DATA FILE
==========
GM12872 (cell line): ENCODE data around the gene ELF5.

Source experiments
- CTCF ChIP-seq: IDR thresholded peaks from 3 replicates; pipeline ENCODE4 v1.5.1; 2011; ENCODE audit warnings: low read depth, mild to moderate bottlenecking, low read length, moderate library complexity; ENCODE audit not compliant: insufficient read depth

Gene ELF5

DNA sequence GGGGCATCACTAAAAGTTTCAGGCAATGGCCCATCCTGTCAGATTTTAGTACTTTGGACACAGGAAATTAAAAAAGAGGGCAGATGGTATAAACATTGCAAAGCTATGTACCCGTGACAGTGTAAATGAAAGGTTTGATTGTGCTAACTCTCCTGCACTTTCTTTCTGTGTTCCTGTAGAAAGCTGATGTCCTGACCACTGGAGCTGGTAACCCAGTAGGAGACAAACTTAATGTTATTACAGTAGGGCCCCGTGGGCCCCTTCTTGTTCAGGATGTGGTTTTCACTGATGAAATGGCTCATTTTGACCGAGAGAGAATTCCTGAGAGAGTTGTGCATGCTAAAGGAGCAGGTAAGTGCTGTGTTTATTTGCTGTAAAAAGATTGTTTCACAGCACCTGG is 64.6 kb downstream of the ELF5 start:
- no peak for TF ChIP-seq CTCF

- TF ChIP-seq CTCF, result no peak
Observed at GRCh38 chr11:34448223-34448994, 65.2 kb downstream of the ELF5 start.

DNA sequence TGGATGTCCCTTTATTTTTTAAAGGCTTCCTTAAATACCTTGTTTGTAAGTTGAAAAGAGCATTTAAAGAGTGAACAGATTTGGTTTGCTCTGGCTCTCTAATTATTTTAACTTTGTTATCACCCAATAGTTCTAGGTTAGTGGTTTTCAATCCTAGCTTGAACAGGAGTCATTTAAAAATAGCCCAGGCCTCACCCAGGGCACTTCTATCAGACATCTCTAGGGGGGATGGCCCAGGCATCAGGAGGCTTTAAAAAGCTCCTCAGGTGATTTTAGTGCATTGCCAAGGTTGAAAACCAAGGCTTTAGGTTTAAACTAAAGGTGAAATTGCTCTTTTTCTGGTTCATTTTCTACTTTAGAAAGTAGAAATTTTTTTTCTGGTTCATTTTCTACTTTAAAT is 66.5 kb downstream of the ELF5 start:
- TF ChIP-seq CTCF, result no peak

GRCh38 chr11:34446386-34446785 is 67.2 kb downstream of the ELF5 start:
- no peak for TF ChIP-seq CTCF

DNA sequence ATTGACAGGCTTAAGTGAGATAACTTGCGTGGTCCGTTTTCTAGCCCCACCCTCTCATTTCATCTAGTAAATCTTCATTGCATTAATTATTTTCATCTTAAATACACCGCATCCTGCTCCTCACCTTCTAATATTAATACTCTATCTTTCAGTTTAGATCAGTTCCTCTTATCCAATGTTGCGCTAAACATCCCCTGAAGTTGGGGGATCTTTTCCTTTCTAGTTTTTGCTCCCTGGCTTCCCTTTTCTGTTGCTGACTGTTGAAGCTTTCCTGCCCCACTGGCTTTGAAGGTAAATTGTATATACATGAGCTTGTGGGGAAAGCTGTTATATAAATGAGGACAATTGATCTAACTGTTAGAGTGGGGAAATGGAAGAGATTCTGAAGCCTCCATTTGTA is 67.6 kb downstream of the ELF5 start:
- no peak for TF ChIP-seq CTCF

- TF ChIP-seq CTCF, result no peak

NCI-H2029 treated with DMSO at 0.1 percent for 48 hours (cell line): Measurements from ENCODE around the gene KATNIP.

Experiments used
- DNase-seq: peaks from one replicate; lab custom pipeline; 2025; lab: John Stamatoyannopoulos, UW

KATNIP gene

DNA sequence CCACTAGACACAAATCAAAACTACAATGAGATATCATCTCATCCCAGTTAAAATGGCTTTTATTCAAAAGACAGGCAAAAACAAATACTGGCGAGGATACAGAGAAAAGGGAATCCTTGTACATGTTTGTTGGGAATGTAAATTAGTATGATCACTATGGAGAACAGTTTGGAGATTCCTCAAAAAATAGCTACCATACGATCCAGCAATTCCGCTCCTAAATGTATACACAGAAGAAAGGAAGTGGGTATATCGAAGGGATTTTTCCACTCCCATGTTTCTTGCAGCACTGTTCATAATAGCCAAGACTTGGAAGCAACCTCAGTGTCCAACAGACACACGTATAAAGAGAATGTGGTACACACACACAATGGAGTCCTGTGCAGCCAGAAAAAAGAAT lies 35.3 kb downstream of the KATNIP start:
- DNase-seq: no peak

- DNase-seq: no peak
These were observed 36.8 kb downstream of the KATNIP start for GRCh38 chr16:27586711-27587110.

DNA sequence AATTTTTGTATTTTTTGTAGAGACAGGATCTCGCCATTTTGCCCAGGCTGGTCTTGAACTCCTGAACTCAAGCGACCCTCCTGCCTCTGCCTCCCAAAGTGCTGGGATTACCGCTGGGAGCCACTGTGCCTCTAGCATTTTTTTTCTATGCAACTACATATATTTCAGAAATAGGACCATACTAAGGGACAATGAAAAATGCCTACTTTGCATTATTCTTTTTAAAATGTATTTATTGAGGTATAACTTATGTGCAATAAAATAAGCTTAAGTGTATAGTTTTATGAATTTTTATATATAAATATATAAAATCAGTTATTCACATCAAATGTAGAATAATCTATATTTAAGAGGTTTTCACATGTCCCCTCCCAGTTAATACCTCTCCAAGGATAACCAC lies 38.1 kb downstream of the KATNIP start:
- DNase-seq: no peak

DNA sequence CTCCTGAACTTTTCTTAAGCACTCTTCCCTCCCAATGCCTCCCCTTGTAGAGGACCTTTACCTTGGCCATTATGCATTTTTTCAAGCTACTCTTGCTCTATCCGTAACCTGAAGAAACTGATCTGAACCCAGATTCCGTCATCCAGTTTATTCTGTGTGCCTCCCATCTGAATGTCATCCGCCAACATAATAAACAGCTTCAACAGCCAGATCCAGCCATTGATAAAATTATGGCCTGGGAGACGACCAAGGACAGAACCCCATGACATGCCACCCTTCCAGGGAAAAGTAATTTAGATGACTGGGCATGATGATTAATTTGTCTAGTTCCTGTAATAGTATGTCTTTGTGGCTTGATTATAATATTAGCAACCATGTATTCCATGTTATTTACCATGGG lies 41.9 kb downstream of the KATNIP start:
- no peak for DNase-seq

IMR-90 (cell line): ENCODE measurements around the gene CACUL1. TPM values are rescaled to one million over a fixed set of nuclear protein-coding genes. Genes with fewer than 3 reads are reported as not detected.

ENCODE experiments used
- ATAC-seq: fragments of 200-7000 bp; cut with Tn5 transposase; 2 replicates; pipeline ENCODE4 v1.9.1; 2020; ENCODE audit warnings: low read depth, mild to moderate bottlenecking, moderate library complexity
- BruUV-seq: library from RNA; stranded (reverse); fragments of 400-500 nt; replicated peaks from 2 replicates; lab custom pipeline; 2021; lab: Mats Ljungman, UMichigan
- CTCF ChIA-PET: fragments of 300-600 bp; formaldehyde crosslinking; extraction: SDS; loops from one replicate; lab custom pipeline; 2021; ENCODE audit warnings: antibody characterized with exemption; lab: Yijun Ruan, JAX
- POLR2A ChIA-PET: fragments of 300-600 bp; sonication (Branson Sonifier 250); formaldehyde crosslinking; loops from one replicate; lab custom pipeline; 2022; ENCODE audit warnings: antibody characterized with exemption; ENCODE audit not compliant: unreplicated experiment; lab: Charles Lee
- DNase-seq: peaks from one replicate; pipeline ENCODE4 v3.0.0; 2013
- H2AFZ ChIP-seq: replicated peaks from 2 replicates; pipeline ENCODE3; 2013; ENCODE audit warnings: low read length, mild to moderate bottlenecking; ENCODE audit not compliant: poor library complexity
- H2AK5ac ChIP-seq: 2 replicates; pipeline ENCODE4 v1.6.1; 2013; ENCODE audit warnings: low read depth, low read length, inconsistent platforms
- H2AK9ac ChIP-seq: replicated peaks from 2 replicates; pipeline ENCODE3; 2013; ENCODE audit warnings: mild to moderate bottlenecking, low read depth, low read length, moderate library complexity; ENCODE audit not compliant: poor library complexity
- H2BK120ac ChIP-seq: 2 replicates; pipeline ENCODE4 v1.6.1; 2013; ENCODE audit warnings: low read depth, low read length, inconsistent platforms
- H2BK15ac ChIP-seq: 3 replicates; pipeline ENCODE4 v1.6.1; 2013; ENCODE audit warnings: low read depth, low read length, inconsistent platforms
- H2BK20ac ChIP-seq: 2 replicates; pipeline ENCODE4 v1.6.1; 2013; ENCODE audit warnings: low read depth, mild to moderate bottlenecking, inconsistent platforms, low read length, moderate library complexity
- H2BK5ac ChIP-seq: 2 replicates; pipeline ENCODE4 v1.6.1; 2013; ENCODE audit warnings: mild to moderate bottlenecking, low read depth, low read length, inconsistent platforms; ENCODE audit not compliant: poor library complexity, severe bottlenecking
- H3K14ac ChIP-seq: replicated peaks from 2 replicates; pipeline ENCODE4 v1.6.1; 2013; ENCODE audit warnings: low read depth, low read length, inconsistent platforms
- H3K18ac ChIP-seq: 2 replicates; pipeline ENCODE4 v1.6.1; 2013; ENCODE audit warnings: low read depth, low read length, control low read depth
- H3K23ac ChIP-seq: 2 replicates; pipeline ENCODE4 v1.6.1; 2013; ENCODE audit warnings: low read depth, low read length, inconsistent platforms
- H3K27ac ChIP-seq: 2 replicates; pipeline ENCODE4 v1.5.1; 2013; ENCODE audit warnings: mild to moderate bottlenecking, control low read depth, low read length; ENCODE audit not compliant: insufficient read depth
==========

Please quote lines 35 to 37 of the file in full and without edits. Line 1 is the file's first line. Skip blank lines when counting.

- H2AFZ ChIP-seq: replicated peaks from 2 replicates; pipeline ENCODE3; 2013; ENCODE audit warnings: low read length, mild to moderate bottlenecking; ENCODE audit not compliant: poor library complexity
- H2AK5ac ChIP-seq: 2 replicates; pipeline ENCODE4 v1.6.1; 2013; ENCODE audit warnings: low read depth, low read length, inconsistent platforms
- H2AK9ac ChIP-seq: replicated peaks from 2 replicates; pipeline ENCODE3; 2013; ENCODE audit warnings: mild to moderate bottlenecking, low read depth, low read length, moderate library complexity; ENCODE audit not compliant: poor library complexity